Despite the effort to harmonize the phenotypes across cohorts and participants, our study is still underpowered to detect consistent association for depression, even by means of symptom classification. On the contrary, the SNP-based heritability and co-heritability estimation results suggest that a very minor part of the variation could be captured by GWAS, explaining the reason of sparse findings.
A theoretical model is used to study wave energy attenuation and directional spreading of ocean wave spectra in the marginal ice zone (MIZ). The MIZ is constructed as an array of tens of thousands of compliant circular ice floes, with randomly selected positions and radii determined by an empirical floe size distribution. Linear potential flow and thin elastic plate theories model the coupled water–ice system. A new method is proposed to solve the time-harmonic multiple scattering problem under a multidirectional incident wave forcing with random phases. It provides a natural framework for tracking the evolution of the directional properties of a wave field through the MIZ. The attenuation and directional spreading are extracted from ensembles of the wave field with respect to realizations of the MIZ and incident forcing randomly generated from prescribed distributions. The averaging procedure is shown to converge rapidly so that only a small number of simulations need to be performed. Far-field approximations are investigated, allowing efficiency improvements with negligible loss of accuracy. A case study is conducted for a particular MIZ configuration. The observed exponential attenuation of wave energy through the MIZ is reproduced by the model, while the directional spread is found to grow linearly with distance. The directional spreading is shown to weaken when the wavelength becomes larger than the maximum floe size.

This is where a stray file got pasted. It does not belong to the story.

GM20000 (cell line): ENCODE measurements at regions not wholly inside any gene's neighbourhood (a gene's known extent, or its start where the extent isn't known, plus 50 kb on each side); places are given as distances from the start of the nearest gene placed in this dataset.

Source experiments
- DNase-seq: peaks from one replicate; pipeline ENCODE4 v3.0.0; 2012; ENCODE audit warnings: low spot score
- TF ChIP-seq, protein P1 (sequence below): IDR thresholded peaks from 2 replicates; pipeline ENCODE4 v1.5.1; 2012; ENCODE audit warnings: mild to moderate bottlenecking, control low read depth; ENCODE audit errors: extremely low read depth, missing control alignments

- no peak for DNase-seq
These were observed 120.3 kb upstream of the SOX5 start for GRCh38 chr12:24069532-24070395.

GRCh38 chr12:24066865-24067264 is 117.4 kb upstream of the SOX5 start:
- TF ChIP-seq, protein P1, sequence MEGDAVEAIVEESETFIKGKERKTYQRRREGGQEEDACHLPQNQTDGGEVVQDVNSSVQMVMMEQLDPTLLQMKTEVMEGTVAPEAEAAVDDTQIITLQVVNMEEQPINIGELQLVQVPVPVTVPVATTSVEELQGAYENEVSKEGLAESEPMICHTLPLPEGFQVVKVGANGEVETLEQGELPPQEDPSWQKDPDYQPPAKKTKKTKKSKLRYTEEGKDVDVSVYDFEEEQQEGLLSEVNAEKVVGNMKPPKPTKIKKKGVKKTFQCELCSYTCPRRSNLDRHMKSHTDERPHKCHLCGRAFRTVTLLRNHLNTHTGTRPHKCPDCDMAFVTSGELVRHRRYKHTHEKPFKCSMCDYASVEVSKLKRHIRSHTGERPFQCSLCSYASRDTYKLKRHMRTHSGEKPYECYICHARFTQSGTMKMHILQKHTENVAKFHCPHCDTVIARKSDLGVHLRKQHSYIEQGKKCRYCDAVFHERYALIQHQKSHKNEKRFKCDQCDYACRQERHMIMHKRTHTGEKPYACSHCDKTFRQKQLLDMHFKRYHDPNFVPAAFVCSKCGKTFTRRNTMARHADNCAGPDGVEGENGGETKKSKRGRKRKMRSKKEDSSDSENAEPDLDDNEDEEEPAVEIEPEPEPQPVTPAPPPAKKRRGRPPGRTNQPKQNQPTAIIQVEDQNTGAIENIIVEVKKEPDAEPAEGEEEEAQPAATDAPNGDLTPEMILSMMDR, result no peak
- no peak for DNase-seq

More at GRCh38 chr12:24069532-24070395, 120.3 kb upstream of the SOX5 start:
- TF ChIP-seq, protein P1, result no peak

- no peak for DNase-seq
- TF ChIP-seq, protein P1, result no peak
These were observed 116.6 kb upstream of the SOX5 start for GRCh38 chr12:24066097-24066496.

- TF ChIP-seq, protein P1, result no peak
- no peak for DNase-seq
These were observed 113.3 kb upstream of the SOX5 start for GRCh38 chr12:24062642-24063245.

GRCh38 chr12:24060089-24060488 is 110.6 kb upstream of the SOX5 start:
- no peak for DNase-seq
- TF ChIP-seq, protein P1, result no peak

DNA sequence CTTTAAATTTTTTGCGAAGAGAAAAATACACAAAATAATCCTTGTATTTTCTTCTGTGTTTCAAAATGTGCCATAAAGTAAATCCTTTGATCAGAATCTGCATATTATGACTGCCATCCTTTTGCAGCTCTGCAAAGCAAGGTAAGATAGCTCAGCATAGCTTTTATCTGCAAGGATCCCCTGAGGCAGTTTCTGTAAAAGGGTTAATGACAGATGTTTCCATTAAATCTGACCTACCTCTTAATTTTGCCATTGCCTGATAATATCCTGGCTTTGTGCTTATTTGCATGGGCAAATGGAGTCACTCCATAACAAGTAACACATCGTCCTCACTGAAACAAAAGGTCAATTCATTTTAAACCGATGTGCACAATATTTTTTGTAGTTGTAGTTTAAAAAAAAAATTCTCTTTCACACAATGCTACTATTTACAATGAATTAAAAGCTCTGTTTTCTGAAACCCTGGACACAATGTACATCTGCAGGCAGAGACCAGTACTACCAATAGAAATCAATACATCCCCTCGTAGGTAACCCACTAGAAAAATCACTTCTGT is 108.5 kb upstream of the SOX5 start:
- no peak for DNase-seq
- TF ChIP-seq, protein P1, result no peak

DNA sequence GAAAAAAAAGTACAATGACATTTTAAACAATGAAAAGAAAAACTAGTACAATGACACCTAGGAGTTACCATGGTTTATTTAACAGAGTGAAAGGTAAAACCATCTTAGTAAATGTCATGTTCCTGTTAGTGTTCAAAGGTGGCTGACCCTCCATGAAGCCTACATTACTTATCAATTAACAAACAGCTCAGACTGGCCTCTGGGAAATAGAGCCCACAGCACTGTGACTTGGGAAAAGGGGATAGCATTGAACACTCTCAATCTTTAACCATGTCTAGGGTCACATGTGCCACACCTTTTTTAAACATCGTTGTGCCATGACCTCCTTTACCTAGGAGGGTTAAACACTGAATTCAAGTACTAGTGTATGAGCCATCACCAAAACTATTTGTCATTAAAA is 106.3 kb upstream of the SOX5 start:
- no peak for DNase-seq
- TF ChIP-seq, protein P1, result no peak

A theoretical model of water wave overwash of a thin floating plate is proposed. The nonlinear shallow-water equations are used to model the overwash, and the linear potential-flow/thin-plate model to force it. Model predictions are compared with overwash depths measured during a series of laboratory wave basin experiments. The model is shown to be accurate for incident waves of low steepness or short length.
Community-acquired Staphylococcus aureus infections are a public health concern, yet little is known about infections that do not present to hospital. We identified community-onset S. aureus infections via specimens submitted to a community-based pathology service. Referring doctors confirmed eligibility and described infection site, severity and treatment. Isolates were characterized on antibiotic resistance, PFGE, MLST/SCCmec, and Panton–Valentine leukocidin (PVL), representing 106 community-onset infections; 34 non-multiresistant methicillin-resistant S. aureus (nmMRSA) (resistant to <3 non-β-lactam antibiotics), 15 multiply antibiotic-resistant MRSA (mMRSA) and 57 methicillin-sensitive S. aureus (MSSA). Most (93%) were skin and soft tissue infections. PVL genes were carried by 42% of nmMRSA isolates [95% confidence interval (CI) 26–61] and 15% of MSSA (95% CI 8–28). PVL was associated with infections of the trunk, head or neck (56·4% vs. 24·3%, P = 0·005) in younger patients (23 vs. 52 years, P < 0·001), and with boils or abscesses (OR 8·67, 95% CI 2·9–26·2), suggesting underlying differences in exposure and/or pathogenesis.